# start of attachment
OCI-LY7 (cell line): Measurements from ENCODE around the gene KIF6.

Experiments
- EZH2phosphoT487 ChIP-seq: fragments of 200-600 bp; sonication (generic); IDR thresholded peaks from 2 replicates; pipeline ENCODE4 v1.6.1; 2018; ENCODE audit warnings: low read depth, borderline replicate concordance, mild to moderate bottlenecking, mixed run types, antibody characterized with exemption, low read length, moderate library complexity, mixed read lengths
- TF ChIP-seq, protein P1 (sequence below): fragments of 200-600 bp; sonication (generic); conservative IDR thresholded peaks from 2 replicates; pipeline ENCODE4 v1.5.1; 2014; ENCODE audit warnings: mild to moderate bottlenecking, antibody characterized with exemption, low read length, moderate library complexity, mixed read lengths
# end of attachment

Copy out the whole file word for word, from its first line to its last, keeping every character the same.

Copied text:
OCI-LY7 (cell line): Measurements from ENCODE around the gene KIF6.

Experiments
- EZH2phosphoT487 ChIP-seq: fragments of 200-600 bp; sonication (generic); IDR thresholded peaks from 2 replicates; pipeline ENCODE4 v1.6.1; 2018; ENCODE audit warnings: low read depth, borderline replicate concordance, mild to moderate bottlenecking, mixed run types, antibody characterized with exemption, low read length, moderate library complexity, mixed read lengths
- TF ChIP-seq, protein P1 (sequence below): fragments of 200-600 bp; sonication (generic); conservative IDR thresholded peaks from 2 replicates; pipeline ENCODE4 v1.5.1; 2014; ENCODE audit warnings: mild to moderate bottlenecking, antibody characterized with exemption, low read length, moderate library complexity, mixed read lengths